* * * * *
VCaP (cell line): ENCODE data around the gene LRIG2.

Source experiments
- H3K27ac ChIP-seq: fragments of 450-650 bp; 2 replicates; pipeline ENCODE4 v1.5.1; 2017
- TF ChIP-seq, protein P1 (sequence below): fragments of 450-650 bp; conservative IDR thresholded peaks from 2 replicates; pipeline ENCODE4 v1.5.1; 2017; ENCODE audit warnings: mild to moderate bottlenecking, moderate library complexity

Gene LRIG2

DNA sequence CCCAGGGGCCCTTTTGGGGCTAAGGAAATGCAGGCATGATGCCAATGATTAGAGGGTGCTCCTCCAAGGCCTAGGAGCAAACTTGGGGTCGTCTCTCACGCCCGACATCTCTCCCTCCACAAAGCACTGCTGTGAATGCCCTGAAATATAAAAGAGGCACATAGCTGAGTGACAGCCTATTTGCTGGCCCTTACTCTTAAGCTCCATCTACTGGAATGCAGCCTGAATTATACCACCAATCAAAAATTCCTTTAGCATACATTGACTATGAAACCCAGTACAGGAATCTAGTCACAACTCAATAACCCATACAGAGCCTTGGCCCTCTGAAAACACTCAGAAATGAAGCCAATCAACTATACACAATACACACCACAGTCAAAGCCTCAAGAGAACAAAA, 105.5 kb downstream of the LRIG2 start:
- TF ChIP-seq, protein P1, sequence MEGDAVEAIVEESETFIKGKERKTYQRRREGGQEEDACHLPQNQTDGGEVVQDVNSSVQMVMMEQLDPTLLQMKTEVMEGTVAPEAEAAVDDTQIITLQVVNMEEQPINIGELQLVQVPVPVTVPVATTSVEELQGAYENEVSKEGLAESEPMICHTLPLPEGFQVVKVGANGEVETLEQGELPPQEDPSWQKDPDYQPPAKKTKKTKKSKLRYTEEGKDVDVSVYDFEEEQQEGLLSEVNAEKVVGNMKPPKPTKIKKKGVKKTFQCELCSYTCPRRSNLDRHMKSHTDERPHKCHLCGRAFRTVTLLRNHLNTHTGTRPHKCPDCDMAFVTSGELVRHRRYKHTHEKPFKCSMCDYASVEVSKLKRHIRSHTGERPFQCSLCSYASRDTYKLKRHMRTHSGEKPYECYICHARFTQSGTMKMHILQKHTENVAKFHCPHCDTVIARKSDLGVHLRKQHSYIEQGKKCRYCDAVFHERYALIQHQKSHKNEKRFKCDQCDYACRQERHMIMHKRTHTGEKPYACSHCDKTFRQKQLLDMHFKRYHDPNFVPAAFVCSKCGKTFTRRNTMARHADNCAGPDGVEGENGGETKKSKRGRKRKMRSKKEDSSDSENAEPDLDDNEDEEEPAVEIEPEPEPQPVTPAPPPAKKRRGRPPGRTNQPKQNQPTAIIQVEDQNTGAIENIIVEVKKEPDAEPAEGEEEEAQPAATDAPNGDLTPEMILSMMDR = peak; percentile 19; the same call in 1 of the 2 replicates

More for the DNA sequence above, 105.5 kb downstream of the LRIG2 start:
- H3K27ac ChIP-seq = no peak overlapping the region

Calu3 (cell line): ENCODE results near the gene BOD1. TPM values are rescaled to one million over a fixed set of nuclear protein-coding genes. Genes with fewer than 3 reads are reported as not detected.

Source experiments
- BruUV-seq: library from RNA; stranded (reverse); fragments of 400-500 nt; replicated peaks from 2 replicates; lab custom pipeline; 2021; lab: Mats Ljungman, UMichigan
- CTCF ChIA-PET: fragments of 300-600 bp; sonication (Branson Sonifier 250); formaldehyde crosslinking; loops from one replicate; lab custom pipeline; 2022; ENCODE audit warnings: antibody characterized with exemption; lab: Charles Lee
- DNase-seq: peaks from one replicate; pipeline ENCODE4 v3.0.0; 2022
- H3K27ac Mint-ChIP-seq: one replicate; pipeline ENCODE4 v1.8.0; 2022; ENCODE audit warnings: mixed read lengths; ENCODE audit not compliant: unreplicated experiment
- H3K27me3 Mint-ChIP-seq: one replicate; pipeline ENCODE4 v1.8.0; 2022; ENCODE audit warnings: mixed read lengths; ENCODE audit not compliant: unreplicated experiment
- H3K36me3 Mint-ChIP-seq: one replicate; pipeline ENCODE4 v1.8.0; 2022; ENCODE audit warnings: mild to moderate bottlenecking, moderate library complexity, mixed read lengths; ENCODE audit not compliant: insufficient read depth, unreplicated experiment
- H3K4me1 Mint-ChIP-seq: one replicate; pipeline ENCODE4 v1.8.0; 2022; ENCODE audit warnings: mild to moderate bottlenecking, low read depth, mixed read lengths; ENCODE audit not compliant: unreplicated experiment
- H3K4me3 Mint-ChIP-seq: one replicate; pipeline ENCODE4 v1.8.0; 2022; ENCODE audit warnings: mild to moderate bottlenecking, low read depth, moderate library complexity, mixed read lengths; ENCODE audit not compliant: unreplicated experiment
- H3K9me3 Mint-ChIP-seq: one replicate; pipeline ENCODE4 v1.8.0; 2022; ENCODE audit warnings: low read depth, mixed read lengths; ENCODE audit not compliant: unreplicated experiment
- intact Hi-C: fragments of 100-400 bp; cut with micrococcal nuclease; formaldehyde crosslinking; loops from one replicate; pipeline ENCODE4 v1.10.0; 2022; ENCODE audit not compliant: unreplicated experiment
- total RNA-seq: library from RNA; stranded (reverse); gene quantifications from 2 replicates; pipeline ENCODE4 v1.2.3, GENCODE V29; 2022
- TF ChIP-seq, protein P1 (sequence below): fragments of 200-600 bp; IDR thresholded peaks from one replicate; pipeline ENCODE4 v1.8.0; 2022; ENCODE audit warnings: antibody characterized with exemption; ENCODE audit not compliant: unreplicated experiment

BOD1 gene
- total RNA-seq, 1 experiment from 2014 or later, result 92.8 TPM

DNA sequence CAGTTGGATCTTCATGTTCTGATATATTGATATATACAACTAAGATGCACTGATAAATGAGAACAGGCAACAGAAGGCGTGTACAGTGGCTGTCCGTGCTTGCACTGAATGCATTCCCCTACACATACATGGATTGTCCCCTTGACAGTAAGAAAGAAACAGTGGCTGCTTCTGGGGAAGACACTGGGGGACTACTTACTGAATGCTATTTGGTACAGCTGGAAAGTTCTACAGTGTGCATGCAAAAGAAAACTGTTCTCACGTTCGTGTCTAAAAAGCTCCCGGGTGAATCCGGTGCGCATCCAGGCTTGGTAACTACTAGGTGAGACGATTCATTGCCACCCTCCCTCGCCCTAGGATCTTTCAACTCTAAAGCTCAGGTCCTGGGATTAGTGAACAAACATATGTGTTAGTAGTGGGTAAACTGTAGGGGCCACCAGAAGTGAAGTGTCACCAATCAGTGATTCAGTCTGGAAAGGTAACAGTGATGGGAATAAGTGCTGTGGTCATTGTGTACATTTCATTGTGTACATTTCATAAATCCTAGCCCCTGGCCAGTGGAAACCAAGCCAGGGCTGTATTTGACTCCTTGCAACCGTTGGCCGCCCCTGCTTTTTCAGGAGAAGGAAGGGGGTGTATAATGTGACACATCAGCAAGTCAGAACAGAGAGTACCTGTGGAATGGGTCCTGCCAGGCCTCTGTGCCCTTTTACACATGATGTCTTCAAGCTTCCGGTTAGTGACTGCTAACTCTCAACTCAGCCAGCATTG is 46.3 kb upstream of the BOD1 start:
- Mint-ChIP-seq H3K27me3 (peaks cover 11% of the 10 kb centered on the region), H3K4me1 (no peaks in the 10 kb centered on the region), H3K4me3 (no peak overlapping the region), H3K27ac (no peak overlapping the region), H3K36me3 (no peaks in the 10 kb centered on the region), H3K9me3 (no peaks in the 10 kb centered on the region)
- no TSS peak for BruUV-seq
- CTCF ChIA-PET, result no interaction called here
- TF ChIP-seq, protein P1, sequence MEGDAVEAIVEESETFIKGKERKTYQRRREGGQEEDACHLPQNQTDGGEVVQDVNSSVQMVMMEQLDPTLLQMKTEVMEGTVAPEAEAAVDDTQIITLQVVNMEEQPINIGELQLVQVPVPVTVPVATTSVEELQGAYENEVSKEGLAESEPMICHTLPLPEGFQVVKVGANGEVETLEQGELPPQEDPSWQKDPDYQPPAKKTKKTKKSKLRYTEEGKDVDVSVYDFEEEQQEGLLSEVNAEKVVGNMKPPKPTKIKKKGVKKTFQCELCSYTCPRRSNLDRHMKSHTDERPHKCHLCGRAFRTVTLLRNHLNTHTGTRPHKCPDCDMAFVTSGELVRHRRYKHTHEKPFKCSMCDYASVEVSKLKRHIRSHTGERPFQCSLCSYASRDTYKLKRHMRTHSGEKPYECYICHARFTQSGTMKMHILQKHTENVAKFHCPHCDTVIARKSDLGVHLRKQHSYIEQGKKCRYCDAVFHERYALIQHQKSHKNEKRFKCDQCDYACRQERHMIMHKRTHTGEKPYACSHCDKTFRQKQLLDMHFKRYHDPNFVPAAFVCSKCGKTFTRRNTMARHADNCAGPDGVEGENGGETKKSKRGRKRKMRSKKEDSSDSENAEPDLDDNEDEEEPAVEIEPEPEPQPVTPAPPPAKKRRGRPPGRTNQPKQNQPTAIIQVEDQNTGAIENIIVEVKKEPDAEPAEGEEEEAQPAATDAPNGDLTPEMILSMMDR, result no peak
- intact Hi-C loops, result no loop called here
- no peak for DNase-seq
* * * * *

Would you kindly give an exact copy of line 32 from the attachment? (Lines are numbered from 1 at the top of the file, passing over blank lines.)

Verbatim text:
- no peak for DNase-seq